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Gay Democrat Jeffrey Payne Vows To Take Texas Politics Out Of The Toilet

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Gubernatorial candidate refuses to hide his sexual orientation, leather lifestyle.

BY HARDY HABERMAN

When a friend says they “need to talk,” it’s usually something serious. That was the case when my friend Jeffrey Payne sent me a note with those three words in it. Over dinner at a local Mexican restaurant, I soon understood just how serious he was.

“I’m going to run for governor and I’d like your help,” he told me.

Yup! Pretty serious indeed.

Over a long meal, he laid out his reasons for running and made the pitch for me to come on board with the campaign. It was a convincing argument, and frankly it was right up my alley.

After discussing the idea with my partner, Patrick, I accepted and made plans to retire from my career in marketing with FedEx Office, and begin a new chapter as the media director for Payne’s campaign. It was a big commitment and one I did not take lightly. Here’s why I did it:

First, politics in Texas has gotten to the level of certifiably unhinged. The recent kerfuffle over the so called “bathroom bill” shows how insane things are. There is no threat from “sneaky transgender people” in bathrooms and changing rooms. They go there for the same reason everyone else does. Statistics show that people are much more likely to be molested by a politician in a public restroom than a transgender person. I see no “Politician Prevention Acts” in the near future, though perhaps that would be a good idea.

One of Payne’s main points was bringing some sanity to Texas politics, and that alone would have been enough to sway me. The Texas Legislature concerns itself with a lot of issues, but frankly most are political posturing and have little benefit for Texans. The primary concern seems to be re-election at any cost, and that leads to a lot of fear-mongering and zany bills that are designed to garner votes. I sometimes give thanks that the Legislature only meets once every two years.

Payne is also very adamant about reforming our broken education system in the state. Funding education is a constitutional obligation (Article 7 of the Texas State Constitution), and the current push for school vouchers is an attempt to channel state funds to private companies rather than public schools. This would create a two-tiered educational system and financially and academically damage public schools in Texas. He told me he thought it was time we put education back in the hands of educators and take politicians out of it.

Payne also told me of his commitment to democracy. He wants to restore free and transparent elections that offer every Texan the opportunity to express their views at the ballot box. That means eliminating laws that are designed to disenfranchise minority populations. It also means taking a long hard look at the redistricting of our state to eliminate gerrymandering.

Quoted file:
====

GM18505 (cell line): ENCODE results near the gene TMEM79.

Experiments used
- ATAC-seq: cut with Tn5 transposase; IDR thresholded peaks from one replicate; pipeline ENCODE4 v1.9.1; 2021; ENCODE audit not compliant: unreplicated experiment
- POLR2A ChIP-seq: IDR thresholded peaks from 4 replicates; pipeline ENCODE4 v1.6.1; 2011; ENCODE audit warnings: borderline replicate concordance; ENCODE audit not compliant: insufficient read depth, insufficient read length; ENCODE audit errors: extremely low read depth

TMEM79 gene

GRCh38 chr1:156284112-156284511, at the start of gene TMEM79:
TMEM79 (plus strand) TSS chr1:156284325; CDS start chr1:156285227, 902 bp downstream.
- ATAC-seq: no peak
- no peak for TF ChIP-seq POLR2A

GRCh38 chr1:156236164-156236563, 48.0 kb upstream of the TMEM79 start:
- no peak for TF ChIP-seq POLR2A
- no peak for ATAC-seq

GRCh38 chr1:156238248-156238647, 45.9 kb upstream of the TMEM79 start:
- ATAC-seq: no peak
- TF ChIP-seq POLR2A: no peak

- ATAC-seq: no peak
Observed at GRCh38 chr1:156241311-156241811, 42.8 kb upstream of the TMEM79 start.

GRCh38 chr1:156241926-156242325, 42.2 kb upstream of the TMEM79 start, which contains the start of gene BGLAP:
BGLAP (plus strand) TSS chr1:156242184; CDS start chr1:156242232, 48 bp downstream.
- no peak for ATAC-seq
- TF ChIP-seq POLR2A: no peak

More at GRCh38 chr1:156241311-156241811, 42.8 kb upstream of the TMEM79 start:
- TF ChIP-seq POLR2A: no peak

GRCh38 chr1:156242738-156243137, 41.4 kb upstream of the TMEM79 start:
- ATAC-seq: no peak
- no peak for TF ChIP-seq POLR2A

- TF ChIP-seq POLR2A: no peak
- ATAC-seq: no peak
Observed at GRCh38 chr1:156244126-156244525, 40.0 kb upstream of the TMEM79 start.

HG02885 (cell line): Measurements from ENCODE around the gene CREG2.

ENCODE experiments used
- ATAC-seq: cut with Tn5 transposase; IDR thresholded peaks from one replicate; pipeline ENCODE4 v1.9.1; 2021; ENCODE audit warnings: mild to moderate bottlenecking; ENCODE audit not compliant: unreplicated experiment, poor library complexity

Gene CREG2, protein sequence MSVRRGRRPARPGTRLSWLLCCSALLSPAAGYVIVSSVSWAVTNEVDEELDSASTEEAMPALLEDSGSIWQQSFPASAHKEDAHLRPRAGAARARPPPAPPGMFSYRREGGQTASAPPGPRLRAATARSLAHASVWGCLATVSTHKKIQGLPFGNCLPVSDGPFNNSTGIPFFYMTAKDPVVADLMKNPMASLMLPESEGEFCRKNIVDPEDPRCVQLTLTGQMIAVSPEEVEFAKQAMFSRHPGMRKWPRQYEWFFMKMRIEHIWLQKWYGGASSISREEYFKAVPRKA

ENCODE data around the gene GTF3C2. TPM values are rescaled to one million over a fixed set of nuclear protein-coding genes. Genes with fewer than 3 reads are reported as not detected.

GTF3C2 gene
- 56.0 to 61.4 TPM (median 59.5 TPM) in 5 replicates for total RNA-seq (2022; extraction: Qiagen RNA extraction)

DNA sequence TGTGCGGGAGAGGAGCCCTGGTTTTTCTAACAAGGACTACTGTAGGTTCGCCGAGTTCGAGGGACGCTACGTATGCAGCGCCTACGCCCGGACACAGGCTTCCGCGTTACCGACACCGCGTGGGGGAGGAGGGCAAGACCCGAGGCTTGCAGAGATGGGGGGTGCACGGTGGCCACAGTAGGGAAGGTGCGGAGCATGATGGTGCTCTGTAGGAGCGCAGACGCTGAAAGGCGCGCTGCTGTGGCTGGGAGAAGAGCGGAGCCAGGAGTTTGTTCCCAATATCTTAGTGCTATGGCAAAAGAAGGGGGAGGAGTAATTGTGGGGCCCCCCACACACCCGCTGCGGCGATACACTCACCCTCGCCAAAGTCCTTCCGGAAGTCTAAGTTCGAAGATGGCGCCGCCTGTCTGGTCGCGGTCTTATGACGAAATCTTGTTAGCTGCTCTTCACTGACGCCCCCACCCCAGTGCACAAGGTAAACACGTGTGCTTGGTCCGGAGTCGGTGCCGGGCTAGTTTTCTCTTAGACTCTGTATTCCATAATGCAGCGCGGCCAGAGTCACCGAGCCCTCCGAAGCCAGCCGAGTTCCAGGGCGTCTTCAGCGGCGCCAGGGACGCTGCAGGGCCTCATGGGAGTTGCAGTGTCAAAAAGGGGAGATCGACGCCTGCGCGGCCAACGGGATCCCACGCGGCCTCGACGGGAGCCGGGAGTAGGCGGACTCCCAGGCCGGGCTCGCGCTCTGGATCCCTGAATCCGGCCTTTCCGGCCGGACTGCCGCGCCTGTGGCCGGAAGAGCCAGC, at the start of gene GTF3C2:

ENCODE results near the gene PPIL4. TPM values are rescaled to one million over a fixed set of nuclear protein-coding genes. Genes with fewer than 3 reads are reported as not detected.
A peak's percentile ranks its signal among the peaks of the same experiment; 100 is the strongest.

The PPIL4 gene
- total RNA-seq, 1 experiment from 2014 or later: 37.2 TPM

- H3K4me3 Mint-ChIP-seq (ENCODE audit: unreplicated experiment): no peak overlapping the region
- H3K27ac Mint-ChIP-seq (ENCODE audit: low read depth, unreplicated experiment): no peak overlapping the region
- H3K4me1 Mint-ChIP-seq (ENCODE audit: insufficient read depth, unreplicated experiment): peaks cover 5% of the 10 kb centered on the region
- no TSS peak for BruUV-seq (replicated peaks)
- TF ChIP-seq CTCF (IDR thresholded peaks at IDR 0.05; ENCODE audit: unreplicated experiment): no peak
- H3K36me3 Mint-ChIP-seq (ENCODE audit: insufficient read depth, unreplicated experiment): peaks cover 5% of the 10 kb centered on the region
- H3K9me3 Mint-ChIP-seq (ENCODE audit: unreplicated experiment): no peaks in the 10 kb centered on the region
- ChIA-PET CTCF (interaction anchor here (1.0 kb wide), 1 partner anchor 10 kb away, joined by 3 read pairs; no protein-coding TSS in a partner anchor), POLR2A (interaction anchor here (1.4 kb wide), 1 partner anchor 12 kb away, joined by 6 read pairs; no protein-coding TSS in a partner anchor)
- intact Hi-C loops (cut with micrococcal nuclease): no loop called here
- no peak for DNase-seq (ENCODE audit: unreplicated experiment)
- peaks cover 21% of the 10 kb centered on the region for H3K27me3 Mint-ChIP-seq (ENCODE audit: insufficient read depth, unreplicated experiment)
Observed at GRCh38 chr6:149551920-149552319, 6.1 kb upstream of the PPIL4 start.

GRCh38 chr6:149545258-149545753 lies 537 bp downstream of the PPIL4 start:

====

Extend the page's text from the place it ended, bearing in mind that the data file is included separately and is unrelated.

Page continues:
The conversation covered a variety of issues, but one that I was delighted he didn’t dodge is his background and who he is as a person. Payne is an openly gay man and is married to his husband, Sergio. He is also a former International Mr. Leather, a title that allowed him to travel the world and bolster his philanthropic work. He is the founder of the Sharon St. Cyr Fund— a nonprofit organization that raises funds and provides hearing aids for hearing-impaired individuals and provides grants to organizations for interpreting services. Jeffrey owns a court reporting firm, a land holding company and a property management firm as well as a nightclub and clothing store. The club, the Dallas Eagle, is a popular LGBTQ establishment with a decidedly “leather” flavor.

Instead of hiding those facts, he made the decision to lead with them, and I agreed wholeheartedly. There is no shame in being gay or embracing your sexuality, and once you have that fact out there in the open, it diffuses the ability to have it used against you. Not surprisingly, that openness has garnered a lot of attention in the press, which gives him a platform to share his ideas for Texas and his values.

Instead of shying away from the discussion of “values,” Payne embraces it. He freely talks of “real Texas values” like integrity, honesty, equality, and responsibility, as well as generosity, kindness and family. He envisions Texas as a big family of rugged individuals yet a family with a shared destiny. “Like the Lone Star, we may stand on our own, but we do it knowing without our fellow Texans standing with us, we cannot shine into our full potential.”

And with that, I signed on to what I sincerely believe will be a historic campaign and one that will positively change Texas’ future.

For more on Payne’s campaign, visit Jeffrey4Texas.com.•

Hardy Haberman is an author, longtime LGBTQ activist, and co-chair of the Woodhull Freedom Foundation in Washington. He now serves as media director for the Jeffrey Payne for Governor campaign.

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John Wright

John Wright is the editor of OutSmart magazine. He has spent two decades in the mainstream and LGBTQ media. Most recently, he served as senior editor of Dallas Voice, and covered LGBTQ issues in the state Legislature for The Texas Observer. Born and raised in Philadelphia, Wright earned his bachelor's degree in journalism from the University of Florida. He resides in the EaDo area of Houston, where he is currently remodeling a 1930s row house.
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